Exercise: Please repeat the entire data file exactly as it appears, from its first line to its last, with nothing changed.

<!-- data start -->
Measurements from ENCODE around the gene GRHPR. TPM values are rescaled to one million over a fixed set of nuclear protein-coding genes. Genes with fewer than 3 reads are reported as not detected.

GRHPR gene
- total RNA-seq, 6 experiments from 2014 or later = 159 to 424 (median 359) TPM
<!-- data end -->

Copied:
Measurements from ENCODE around the gene GRHPR. TPM values are rescaled to one million over a fixed set of nuclear protein-coding genes. Genes with fewer than 3 reads are reported as not detected.

GRHPR gene
- total RNA-seq, 6 experiments from 2014 or later = 159 to 424 (median 359) TPM